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Psychological hacks you can use to stop you overspending

To lift spirits during an unspeakably tough year many of us have been treating ourselves more than normal. But as lockdown is lifting, many of us want to tighten our belts on our spending.


Here are eight ways to curb your emotional spending.

1. Perform the “stranger test”

Next time that you're tempted to buy something on impulse, close your eyes and imagine a stranger holding the product in one hand and the cash in the other.

Which one would you choose? Usually it’s the cash.

When trying to decide whether you should splurge on the latest smartphone, why not break down the price into the hours worked?

2. Turn yourself off

Previous ownership can affect our desire for an object – just look at the rise of the Instagram Influencer.

But why not turn the tables and use this to save you some money?

Create a vivid mental picture and imagine someone that you really dislike (a particular politician?) wearing that jacket or carrying the luxury handbag.

Chances are that you’ll have turned yourself off the item and can walk away without purchasing.

3. Do the maths

When trying to decide whether you should splurge on the latest handset, why not break down the price into the hours worked?

First, calculate your current hourly salary, then divide the item you’ve had your eye on by that amount. This will determine how many full working hours it will take to pay the item off.

So, if you make the national minimum wage of £8.72, for instance, buying that iPhone will mean that you had to work around 160 hours to buy it.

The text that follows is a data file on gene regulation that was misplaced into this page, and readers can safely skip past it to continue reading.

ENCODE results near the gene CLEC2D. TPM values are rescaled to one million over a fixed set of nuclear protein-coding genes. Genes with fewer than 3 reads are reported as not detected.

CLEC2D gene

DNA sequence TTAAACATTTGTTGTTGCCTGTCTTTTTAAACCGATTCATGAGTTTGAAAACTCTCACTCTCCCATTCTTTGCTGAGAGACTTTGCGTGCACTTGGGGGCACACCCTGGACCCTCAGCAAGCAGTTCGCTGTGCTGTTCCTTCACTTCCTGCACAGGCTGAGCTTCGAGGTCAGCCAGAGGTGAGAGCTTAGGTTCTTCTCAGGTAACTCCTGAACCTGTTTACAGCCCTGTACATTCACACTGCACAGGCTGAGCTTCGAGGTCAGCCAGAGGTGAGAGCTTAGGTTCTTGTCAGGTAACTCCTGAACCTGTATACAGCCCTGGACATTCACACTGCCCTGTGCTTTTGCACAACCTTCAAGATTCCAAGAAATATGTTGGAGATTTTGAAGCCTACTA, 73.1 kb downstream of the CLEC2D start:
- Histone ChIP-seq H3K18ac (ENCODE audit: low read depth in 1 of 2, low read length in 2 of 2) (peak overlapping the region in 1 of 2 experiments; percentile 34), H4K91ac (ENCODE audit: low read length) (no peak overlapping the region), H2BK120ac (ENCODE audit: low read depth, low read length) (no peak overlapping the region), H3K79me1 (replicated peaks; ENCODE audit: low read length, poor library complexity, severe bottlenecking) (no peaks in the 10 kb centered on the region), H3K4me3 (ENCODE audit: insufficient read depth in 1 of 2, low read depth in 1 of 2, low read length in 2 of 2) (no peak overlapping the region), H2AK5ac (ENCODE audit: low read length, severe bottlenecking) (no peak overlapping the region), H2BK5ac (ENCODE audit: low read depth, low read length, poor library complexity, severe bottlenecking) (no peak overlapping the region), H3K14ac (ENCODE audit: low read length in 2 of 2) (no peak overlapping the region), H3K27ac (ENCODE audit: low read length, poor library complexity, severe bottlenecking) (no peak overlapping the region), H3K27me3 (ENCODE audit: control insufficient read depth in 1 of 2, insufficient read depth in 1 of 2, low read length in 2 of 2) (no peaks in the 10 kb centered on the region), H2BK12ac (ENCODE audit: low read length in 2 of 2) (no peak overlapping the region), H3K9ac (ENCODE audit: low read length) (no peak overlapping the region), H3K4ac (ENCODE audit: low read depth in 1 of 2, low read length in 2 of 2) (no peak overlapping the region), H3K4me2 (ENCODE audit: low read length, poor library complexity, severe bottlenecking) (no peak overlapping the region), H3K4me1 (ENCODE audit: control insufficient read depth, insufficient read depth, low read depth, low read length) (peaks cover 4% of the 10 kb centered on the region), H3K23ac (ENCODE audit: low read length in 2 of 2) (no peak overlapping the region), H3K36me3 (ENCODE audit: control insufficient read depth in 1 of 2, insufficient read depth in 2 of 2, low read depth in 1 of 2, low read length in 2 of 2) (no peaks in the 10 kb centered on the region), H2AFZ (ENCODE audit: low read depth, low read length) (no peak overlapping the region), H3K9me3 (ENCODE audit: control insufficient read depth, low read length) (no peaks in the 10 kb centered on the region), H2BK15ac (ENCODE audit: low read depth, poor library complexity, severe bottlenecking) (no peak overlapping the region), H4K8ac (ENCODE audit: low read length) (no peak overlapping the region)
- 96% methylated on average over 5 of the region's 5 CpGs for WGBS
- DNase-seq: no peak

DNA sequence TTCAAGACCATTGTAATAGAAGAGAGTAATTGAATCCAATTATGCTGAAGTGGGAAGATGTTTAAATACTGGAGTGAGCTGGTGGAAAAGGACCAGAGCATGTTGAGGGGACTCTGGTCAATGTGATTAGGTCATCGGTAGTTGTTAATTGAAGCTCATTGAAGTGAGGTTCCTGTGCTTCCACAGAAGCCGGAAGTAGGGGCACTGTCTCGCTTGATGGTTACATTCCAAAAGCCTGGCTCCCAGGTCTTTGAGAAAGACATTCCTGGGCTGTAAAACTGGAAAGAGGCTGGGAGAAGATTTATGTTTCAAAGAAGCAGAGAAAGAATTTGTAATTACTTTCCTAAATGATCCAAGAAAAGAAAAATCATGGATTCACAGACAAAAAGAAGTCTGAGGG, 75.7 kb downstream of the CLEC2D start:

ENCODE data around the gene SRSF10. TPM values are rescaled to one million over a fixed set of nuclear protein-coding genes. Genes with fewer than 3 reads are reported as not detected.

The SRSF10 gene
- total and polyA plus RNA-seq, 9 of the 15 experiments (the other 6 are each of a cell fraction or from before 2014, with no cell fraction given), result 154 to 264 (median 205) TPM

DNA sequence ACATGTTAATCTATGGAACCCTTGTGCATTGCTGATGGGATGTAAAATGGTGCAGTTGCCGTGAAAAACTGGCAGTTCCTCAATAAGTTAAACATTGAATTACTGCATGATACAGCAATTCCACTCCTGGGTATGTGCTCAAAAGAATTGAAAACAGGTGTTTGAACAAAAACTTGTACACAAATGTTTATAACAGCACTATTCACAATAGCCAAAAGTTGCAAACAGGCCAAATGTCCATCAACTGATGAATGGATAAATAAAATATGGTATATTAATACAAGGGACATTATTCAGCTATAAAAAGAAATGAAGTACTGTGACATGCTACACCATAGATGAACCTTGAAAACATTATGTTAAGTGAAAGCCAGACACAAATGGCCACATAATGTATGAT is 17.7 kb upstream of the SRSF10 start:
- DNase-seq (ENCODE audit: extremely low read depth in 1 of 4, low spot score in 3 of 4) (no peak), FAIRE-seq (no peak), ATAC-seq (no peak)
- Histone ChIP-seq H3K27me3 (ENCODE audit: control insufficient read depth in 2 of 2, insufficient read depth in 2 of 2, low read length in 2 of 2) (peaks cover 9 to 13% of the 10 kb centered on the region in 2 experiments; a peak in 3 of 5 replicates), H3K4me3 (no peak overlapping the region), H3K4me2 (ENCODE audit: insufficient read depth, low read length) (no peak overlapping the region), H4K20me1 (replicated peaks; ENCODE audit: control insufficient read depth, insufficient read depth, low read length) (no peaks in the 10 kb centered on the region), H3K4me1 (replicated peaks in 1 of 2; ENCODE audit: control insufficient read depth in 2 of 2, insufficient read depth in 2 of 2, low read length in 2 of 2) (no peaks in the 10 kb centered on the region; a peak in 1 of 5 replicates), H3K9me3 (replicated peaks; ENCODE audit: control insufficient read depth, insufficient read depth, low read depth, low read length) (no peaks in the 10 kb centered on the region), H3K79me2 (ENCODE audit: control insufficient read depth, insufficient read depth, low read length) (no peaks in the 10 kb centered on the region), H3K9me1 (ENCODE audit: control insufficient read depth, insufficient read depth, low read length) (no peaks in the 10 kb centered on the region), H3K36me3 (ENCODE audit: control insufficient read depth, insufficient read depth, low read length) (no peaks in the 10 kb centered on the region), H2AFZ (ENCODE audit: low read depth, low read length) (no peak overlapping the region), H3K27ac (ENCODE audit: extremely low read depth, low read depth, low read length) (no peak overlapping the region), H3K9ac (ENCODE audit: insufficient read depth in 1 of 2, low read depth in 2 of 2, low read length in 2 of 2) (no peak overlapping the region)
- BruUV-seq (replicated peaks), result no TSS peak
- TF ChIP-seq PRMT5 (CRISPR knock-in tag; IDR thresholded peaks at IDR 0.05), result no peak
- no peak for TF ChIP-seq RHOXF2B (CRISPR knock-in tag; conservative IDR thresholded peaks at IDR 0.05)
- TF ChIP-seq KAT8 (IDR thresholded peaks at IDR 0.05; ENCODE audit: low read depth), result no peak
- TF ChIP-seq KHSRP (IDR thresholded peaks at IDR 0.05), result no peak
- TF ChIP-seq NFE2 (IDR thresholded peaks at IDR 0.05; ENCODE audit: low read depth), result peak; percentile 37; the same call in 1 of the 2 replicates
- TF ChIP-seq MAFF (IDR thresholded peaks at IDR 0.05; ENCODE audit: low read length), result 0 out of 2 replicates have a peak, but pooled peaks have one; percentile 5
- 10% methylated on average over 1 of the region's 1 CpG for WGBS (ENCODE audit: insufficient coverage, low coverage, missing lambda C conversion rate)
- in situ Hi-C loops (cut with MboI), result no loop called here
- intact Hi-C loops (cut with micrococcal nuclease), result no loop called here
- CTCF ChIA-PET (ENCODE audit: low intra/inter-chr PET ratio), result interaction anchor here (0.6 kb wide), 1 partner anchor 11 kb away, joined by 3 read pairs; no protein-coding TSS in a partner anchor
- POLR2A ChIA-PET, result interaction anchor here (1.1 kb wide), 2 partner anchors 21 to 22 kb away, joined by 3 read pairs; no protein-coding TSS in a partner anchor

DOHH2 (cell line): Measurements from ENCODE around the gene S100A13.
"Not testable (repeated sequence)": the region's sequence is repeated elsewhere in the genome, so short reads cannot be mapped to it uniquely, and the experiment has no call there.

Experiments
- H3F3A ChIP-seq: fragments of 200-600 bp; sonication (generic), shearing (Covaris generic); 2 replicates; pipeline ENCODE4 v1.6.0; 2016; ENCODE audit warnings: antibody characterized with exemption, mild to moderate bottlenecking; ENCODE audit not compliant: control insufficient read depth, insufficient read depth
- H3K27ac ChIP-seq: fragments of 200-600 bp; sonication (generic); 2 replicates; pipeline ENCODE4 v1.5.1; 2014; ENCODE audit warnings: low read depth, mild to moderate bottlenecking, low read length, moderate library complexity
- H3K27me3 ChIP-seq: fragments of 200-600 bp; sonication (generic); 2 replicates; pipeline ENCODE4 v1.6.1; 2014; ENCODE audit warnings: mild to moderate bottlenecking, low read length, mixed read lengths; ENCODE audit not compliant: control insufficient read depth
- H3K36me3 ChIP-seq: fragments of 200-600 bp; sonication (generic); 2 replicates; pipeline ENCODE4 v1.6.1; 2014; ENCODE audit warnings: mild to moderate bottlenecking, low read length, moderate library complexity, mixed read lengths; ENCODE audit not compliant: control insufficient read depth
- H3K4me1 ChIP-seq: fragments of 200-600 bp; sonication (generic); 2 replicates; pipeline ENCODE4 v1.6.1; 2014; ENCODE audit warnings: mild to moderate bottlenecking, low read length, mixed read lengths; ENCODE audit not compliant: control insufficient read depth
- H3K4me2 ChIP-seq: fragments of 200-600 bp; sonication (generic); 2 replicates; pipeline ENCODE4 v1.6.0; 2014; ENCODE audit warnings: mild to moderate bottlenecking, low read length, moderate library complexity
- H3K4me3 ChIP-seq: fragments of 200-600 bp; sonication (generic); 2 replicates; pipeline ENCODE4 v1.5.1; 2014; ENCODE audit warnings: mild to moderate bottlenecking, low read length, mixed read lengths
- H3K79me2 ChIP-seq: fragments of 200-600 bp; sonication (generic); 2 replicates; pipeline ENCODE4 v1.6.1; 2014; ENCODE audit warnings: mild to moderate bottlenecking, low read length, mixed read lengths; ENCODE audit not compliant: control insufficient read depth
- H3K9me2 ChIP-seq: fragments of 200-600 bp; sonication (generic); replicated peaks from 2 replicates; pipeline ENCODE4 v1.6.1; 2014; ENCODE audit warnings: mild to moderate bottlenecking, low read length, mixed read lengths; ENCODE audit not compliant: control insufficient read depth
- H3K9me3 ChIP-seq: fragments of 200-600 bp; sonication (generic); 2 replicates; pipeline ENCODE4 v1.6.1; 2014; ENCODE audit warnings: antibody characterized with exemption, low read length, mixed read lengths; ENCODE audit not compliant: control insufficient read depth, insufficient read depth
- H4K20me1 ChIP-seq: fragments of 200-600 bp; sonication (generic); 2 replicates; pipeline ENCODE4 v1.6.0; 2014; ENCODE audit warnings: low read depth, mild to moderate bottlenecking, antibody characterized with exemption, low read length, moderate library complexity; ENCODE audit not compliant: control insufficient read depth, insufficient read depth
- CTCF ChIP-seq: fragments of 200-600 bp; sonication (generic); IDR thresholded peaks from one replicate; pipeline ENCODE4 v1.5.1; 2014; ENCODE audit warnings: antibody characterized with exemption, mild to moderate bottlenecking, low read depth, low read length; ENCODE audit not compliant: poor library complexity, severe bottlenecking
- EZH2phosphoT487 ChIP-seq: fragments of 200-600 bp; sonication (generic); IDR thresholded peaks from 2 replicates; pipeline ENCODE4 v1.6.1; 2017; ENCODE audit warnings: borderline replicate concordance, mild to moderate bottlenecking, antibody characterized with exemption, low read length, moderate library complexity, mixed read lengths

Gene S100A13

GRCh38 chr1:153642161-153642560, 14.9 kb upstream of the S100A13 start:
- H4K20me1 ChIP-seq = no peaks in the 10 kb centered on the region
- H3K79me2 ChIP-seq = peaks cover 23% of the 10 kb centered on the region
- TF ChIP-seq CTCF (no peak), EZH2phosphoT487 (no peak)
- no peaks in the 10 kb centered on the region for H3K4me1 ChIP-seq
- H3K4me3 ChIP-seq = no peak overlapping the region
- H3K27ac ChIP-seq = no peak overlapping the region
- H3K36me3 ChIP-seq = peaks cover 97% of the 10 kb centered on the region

Does it seem worth it?

4. Pay in cash

Paying in cash has been shown to reduce impulse purchases, as handing over paper money makes the cost of a purchase more real.

When you use a credit card the spending is abstract but when you pay in cash you see your wallet getting thinner. That can help curb impulse buying.

Until you pay your credit card off you’re spending money that you haven’t yet earned

5. Change your view of credit

Until you pay your credit card off you’re spending money that you haven’t yet earned.

So, think of your credit card as a “debt card” and you might not be so hasty in paying on plastic.

6. Don’t touch

Have you ever had to put something back on the shelf and felt a twinge of remorse? When we carry products around while we shop, psychologically we can’t help but feel like we already own them.

So, rather than feel “the pain” of losing something, we tend to buy the items we carry around the shop.

The solution is easy: if you’re eyeing something up keep it on the rack or shelf until you decide that you want it for certain.

7. Cut the chit-chat with the sales staff

Yes, salespeople are quite friendly, but the more you interact with the staff the more likely you are to buy something from them.

Sure, they have top skills when it comes to shifting products, but thanks to the Law of Reciprocity when it comes to helpful sales staff we feel compelled to do something nice for them in return, which often means handing over our hard-earned cash.

Be polite, but don’t get too chummy.

8. Take a breather

Neuroscientists have found that having to wait even ten minutes for a reward dramatically reduces the brain’s response to it.

So, before you make a purchase, walk out of the shop or switch to a different website.

After a break, chances are that you'll see the “value” of that purchase more clearly.

Don’t forget that while you may think that this article is brilliant, it is intended for information purposes only and should not be mistaken for financial advice or recommendations.

3 things to do
right now

1

Remove temptation to shop by unsubscribing from company emails with Unlistr. Simply sign up and it scans your inbox then compiles a list of your email subscriptions which you can edit. You’ll save a fortune without even realising it.

2

Pat yourself on the back and celebrate the progress you make when it comes to spending less, as research shows that this makes us feel more in control.

3

Set your budget and stick to it. Experts say this allows us to exercise self-regulation which increases our sense of control. Sticking to our own standards of spending not only evokes pride and satisfaction, but also empowers us and allows us to feel more in charge.

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